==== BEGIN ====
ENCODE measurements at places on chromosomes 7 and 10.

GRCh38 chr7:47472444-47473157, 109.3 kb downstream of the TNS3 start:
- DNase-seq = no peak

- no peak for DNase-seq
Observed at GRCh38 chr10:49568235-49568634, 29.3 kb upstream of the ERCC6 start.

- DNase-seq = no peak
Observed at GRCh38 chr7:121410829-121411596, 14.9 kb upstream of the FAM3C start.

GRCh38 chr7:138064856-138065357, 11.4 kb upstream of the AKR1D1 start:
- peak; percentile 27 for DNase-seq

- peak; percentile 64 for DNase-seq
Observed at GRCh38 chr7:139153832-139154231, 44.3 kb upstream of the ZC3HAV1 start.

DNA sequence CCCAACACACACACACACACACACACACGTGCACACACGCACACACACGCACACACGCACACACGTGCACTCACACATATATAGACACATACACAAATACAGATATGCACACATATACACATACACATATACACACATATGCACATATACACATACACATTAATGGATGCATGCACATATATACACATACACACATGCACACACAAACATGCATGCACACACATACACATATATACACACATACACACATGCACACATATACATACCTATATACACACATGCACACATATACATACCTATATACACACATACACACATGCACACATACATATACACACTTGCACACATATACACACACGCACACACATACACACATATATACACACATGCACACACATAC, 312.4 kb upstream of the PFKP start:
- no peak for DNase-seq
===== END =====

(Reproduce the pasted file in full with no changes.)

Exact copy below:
ENCODE measurements at places on chromosomes 7 and 10.

GRCh38 chr7:47472444-47473157, 109.3 kb downstream of the TNS3 start:
- DNase-seq = no peak

- no peak for DNase-seq
Observed at GRCh38 chr10:49568235-49568634, 29.3 kb upstream of the ERCC6 start.

- DNase-seq = no peak
Observed at GRCh38 chr7:121410829-121411596, 14.9 kb upstream of the FAM3C start.

GRCh38 chr7:138064856-138065357, 11.4 kb upstream of the AKR1D1 start:
- peak; percentile 27 for DNase-seq

- peak; percentile 64 for DNase-seq
Observed at GRCh38 chr7:139153832-139154231, 44.3 kb upstream of the ZC3HAV1 start.

DNA sequence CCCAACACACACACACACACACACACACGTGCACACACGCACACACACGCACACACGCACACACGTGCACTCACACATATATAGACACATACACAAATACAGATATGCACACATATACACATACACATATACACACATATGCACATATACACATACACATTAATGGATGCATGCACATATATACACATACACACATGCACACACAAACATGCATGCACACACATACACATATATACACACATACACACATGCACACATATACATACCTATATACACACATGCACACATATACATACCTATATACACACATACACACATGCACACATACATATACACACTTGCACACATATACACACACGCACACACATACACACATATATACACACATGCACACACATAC, 312.4 kb upstream of the PFKP start:
- no peak for DNase-seq